Anger is a frightening emotion, not just for you as a parent; often, your child will be even more terrified. They may not even realize what’s triggering their anger. Be patient and keep yourself from lashing out in response to their anger or tantrums. The best tools you have as a parent are love and patience. Often, a loving, gentle response is the best way to help diffuse your child’s anger and help them work through these confusing feelings.
Adolescents suffering from depression often experience subtle changes in their daily habits such as their diet. Their taste in food may suffer and lead to a sparse, almost nonexistent diet. Other children go the opposite direction and begin to indulge in food as a coping mechanism. Sweets and salty snacks are common comfort foods.
While not every diet change is necessarily an eating disorder, it’s still confusing and worrisome to watch your child avoid meals or struggle with their nutrition. It’s common for depressed children to struggle with weight and malnutrition. These health issues add to your worry and compound the problem if not addressed.
Similarly, changes in sleeping habits are also frustrating and concerning. Childhood depression often results in radical sleep changes. You may notice your child staying up to extreme hours of the night or avoiding sleep altogether. Depression sometimes results in severe nightmares or intense insomnia that keep your child from enjoying rest. As a result, your child may try to compensate for sleep loss by taking frequent naps during the day or retreating to their bed for long periods.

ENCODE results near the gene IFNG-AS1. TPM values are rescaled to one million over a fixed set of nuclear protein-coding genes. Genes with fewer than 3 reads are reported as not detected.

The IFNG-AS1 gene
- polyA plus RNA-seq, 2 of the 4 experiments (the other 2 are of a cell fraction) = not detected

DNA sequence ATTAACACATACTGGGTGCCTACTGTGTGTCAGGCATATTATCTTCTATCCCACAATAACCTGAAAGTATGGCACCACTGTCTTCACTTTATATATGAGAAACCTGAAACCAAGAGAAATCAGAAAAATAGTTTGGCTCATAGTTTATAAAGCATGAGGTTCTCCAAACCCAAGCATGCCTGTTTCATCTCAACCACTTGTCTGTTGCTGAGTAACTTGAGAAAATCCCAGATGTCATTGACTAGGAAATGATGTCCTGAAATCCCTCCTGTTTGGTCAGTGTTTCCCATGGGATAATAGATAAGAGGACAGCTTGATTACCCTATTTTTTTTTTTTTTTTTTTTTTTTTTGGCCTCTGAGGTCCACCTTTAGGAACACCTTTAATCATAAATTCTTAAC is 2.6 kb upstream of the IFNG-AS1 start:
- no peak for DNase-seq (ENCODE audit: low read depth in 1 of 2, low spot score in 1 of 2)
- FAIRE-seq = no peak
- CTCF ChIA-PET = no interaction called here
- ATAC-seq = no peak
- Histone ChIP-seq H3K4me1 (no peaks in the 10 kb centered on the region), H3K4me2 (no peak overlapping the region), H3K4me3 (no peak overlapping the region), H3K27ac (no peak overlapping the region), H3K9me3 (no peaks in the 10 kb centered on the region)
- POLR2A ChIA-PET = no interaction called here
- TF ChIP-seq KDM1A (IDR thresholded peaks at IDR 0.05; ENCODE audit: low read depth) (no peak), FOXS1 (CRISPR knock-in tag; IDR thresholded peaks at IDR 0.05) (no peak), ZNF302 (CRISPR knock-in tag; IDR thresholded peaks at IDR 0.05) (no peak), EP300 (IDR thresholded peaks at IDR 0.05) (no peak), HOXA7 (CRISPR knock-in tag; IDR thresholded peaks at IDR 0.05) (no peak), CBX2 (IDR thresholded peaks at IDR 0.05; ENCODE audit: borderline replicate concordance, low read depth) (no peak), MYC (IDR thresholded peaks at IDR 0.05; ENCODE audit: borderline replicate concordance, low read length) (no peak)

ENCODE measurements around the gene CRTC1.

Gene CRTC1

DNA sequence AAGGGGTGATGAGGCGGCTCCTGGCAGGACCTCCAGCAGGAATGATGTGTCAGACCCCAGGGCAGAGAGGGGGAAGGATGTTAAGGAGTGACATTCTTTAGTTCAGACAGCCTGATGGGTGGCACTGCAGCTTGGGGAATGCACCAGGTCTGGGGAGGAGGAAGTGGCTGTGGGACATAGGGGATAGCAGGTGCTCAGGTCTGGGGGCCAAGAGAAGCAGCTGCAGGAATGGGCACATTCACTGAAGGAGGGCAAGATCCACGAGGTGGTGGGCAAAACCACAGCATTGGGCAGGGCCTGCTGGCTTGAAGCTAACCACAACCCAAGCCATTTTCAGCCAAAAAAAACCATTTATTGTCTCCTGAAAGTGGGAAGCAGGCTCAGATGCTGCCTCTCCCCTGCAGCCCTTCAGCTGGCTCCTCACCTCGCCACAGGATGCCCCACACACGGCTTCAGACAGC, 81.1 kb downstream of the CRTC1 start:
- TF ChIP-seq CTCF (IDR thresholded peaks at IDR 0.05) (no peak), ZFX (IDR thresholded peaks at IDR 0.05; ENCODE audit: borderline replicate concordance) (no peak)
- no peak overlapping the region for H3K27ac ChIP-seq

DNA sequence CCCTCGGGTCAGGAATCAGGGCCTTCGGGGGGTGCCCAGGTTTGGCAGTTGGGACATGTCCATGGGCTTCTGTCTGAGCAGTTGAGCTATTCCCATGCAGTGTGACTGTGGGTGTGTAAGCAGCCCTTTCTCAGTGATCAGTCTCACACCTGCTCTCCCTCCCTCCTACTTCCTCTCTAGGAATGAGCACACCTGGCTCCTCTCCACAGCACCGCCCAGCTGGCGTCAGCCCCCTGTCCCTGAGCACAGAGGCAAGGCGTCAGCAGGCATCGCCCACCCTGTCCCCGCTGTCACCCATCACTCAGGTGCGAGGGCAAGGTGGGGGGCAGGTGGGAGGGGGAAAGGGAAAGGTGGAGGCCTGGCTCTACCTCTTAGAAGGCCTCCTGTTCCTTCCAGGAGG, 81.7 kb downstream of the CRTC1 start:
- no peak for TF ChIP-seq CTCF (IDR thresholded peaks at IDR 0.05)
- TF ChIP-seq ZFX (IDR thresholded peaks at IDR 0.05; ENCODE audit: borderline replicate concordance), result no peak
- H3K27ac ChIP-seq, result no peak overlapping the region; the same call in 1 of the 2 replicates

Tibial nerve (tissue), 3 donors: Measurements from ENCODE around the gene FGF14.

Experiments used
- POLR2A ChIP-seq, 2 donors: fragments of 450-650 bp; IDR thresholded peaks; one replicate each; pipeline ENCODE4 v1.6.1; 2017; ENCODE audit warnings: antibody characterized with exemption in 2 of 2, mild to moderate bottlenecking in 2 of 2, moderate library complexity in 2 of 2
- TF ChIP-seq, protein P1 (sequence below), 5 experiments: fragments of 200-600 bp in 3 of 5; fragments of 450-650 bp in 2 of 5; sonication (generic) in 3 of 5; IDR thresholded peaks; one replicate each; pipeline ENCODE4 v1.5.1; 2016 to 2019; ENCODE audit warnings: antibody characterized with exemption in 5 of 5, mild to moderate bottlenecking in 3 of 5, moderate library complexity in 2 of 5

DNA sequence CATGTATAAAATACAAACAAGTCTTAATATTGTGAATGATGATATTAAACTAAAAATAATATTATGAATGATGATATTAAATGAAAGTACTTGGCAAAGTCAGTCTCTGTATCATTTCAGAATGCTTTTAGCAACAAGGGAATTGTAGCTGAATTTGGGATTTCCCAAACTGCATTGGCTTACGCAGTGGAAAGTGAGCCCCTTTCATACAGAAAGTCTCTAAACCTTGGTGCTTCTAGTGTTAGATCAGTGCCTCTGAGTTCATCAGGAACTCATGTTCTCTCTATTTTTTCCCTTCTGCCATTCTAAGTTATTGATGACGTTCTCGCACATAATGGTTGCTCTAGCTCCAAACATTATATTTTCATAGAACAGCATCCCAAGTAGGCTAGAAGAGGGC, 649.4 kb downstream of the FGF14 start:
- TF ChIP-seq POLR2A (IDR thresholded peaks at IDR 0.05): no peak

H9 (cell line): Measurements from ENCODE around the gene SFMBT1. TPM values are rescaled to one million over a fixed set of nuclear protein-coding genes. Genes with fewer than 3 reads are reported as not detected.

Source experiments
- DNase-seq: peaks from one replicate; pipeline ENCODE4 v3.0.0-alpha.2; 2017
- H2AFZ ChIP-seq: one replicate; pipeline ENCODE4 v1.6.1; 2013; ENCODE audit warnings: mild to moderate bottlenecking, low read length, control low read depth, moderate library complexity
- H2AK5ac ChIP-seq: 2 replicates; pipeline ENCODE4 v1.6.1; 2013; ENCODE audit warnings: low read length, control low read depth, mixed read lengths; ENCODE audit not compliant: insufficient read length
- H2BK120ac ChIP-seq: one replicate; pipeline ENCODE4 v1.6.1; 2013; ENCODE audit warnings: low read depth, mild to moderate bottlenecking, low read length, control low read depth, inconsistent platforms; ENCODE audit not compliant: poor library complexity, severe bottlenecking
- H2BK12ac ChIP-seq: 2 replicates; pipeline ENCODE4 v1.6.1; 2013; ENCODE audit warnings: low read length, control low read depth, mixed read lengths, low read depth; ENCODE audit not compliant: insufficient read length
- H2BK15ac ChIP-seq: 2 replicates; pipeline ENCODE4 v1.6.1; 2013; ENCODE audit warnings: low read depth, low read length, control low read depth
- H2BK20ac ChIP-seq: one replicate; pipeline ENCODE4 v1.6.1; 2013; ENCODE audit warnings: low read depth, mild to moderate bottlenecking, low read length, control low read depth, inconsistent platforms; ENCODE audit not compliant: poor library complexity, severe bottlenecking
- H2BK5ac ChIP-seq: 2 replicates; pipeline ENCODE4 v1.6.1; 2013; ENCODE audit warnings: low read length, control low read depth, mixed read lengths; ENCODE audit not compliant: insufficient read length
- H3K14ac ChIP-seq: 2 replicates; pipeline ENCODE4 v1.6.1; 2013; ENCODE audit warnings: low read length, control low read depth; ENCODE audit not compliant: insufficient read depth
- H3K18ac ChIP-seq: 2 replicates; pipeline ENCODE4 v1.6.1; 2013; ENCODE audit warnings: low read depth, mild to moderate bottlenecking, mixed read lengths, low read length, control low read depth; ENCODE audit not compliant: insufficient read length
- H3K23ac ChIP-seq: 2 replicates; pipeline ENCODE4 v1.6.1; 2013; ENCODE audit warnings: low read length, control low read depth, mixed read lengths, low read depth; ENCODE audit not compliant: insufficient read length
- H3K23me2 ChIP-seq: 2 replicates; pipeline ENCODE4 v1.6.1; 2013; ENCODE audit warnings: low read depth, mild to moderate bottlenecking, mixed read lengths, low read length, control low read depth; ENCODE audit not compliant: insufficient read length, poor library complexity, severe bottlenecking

Self-harming or risky behaviours are among the most frightening indications of depression. These behaviours are easily hidden and often grow in secrecy. You may eventually find that your child has been cutting or burning themselves. Other common examples of self-harm include scratching or biting themselves, pulling their hair, or intentionally hitting themselves.
Teenagers often express self-harming behaviour through other means such as extreme thrill-seeking or dangerous stunts. Although some thrill-seeking is normal for teenagers, you may find your child going to dangerous extremes, often for the attention or approval of their peers.